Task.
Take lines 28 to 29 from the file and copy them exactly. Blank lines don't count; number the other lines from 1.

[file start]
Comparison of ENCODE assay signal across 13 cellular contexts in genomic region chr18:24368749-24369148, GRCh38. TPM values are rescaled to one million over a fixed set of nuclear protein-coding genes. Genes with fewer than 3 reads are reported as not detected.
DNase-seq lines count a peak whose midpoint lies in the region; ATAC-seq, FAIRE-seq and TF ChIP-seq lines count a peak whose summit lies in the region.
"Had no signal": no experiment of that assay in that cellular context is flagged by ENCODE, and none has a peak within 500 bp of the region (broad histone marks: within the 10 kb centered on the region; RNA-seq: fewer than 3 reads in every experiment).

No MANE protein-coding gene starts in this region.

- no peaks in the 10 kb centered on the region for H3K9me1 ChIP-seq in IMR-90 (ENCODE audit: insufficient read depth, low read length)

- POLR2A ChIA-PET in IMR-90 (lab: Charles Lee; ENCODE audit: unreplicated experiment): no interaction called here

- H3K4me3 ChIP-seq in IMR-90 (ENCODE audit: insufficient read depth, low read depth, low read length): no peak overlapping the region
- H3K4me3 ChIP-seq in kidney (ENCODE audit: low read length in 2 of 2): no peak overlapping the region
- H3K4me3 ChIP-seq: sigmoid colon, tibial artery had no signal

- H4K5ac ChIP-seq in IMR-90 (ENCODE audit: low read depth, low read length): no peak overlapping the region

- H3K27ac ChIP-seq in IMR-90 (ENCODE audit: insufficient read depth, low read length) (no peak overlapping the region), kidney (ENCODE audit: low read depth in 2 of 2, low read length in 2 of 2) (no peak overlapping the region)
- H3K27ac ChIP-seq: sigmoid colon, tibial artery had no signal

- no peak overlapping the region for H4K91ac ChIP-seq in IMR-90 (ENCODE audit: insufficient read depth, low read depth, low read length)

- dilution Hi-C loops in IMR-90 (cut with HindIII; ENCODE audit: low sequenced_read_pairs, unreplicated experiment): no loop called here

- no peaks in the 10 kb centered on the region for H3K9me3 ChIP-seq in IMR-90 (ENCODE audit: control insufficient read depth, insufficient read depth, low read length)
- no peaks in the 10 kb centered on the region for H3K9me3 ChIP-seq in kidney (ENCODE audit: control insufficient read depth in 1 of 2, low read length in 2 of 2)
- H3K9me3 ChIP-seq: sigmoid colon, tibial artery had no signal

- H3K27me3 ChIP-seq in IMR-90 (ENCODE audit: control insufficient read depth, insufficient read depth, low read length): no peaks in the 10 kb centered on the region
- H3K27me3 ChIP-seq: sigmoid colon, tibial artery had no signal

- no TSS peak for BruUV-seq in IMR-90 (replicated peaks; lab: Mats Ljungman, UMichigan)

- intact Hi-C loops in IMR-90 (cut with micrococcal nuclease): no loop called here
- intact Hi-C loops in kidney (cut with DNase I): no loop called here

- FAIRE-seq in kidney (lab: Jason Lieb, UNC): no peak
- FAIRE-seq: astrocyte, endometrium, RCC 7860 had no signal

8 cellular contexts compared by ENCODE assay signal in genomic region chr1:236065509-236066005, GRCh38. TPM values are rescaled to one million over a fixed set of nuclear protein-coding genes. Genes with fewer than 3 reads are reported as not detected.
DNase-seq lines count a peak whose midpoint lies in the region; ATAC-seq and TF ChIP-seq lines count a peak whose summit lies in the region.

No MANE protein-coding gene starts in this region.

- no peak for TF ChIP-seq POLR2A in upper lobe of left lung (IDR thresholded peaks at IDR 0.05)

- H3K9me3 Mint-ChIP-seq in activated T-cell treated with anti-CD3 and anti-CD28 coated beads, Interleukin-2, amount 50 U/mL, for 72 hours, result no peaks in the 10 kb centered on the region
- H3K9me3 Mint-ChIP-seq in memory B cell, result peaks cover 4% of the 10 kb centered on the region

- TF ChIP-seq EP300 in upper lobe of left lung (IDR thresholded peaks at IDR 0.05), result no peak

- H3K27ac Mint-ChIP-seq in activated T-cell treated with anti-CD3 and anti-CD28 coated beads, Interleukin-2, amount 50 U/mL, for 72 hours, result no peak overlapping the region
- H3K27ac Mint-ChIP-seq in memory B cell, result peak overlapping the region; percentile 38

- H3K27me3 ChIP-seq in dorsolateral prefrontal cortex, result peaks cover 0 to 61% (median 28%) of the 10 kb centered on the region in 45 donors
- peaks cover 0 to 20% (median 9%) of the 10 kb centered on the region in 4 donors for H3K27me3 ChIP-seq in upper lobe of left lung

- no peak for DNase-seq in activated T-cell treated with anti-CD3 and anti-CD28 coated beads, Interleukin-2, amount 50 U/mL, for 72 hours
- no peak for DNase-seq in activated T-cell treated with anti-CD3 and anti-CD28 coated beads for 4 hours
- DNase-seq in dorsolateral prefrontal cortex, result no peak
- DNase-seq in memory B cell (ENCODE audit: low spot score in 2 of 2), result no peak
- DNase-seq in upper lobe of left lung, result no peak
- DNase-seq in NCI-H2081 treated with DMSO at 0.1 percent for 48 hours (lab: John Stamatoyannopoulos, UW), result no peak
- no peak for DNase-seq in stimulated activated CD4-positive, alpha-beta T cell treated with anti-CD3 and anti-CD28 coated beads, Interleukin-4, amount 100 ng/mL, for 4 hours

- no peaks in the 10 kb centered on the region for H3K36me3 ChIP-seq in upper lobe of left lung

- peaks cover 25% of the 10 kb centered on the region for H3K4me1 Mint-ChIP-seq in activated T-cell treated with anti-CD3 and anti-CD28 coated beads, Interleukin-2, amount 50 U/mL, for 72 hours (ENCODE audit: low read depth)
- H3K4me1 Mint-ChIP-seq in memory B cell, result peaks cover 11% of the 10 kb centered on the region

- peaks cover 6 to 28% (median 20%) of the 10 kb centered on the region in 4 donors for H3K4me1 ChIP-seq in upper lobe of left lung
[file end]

- no peak for TF ChIP-seq POLR2A in upper lobe of left lung (IDR thresholded peaks at IDR 0.05)

- H3K9me3 Mint-ChIP-seq in activated T-cell treated with anti-CD3 and anti-CD28 coated beads, Interleukin-2, amount 50 U/mL, for 72 hours, result no peaks in the 10 kb centered on the region